Posts Tagged ‘the Big 3’

In Quasi Defense Of LeBron James

Is choosing teammates worse than inheriting them?

I don’t want to be put in the position of defending LeBron James. As I’ve said, I’m not happy about his decision—it’s basically a sports tragedy. So while I generally agree with those criticizing him, I can’t help but notice some unfair attacks.

Most of these deal with claims about LeBron’s personality. Fans have a tendency to do this a lot: They project personality traits and character flaws onto athletes based on no real knowledge of the players as individuals. If a player strikes out in a key situation, he must be unable to handle pressure. If a basketball player misses the open man, he must be a selfish person. If a football player happens to be the quarterback of a team that loses, he must not be a motivated individual. In a few instances, there is some merit to this—sports would not be nearly as special if it didn’t give us insights into the human psyche.

Far more often, though, it is utter schlock. Continue reading

Monday Medley

What we read while taking our talents to South Beach…

Is Billy Beane a Good GM?

Up until recently, the answer to this question would be quick: “Well, obviously.” The more relevant question had always been, “Is Billy Beane baseball’s best GM?”

Billy Beane runs the Oakland Athletics, a team in a small market with a low payroll (26th out of 30 in 2009), yet he managed to assemble a consistent contender, as the A’s made the playoffs four years running (2000-2003) and the ALCS in 2006. In that time, Beane became a mini-celebrity, thanks to being the subject of Michael Lewis’ 2003 best-seller Moneyball: The Art of Winning an Unfair Game. The book was so successful that a movie adaptation was slated to be made by Steven Soderbergh, with Brad Pitt playing Beane.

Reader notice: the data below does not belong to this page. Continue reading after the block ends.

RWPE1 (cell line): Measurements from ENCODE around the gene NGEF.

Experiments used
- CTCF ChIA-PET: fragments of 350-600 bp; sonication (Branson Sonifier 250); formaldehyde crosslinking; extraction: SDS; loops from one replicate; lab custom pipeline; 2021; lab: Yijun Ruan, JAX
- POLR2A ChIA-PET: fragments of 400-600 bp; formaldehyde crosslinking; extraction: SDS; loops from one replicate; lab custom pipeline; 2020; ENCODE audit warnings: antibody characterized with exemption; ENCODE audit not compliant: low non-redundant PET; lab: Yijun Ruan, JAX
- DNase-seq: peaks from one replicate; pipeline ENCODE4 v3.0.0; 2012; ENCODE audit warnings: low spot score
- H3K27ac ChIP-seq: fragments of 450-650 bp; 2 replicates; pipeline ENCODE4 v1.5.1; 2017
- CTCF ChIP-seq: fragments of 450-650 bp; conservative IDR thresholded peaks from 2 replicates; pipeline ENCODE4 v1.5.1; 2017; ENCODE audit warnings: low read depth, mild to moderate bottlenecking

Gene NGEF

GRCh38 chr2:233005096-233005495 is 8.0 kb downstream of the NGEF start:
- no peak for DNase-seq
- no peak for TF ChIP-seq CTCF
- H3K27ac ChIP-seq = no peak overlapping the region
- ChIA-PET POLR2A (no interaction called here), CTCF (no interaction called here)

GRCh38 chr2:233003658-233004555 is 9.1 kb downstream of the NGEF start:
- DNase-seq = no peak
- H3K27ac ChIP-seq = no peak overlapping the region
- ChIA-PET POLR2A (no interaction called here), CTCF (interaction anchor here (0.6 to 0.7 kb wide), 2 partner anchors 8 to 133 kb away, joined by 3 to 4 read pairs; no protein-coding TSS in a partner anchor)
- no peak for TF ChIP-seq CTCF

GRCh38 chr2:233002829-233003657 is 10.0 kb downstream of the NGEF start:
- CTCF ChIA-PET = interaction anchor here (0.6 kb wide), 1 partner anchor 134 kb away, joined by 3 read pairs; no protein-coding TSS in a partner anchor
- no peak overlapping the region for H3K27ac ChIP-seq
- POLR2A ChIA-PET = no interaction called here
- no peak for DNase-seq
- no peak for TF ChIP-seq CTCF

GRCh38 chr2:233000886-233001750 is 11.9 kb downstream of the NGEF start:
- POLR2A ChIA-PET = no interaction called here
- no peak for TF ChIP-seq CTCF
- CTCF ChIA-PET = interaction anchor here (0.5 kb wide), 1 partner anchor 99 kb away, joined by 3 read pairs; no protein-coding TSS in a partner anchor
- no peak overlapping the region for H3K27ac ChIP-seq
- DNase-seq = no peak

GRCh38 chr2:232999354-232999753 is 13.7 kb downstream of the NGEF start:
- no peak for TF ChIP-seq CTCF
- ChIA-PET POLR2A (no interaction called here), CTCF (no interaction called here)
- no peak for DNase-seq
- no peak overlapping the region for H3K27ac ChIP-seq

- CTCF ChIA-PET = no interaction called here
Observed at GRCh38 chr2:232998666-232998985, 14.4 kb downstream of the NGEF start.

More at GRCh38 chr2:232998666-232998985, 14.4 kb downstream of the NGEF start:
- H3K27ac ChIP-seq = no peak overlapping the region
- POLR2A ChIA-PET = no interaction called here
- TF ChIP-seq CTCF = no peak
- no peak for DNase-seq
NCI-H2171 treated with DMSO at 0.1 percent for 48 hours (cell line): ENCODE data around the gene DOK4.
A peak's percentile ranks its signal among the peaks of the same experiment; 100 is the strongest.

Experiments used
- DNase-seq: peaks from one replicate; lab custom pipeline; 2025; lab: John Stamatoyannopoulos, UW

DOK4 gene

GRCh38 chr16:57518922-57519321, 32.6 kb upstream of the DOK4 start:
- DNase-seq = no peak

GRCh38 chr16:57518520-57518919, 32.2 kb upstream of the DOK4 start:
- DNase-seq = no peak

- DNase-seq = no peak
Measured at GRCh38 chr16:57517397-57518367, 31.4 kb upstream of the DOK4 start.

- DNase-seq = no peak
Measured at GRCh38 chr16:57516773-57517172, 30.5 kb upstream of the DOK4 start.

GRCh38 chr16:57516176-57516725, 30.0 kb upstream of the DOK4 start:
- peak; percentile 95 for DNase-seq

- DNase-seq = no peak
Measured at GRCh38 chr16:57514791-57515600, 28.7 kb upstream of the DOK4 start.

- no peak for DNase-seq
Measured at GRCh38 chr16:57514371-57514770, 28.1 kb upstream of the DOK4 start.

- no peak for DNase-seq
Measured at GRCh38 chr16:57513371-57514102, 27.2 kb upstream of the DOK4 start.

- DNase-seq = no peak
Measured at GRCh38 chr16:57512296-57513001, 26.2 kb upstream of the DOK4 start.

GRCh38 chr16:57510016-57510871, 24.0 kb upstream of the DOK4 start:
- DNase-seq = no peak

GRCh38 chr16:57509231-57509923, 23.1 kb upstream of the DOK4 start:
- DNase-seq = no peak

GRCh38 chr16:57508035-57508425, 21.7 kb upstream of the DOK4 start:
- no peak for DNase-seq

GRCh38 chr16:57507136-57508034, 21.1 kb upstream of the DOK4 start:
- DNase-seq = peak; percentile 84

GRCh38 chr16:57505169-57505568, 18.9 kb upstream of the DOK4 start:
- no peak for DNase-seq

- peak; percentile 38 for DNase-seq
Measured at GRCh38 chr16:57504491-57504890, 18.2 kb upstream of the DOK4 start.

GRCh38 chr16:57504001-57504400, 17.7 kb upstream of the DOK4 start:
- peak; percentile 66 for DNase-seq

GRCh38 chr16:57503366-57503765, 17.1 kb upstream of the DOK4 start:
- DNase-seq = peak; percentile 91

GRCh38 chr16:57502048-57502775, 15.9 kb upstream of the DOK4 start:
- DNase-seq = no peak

Recently, however, Beane’s reputation has started to suffer. The A’s have had two consecutive losing seasons since being swept in the ’06 ALCS, and in 2009 are on pace to have their worst season since Beane took over in 1998.

Now, it should be stated right away that this is not a polemical, anti-Moneyball tirade. The book, which detailed Beane’s use of so-called “sabermetrics” to identify undervalued players, garnered a lot of knee-jerk reaction and criticism, since Beane was seen as bucking tradition (which he was). Continue reading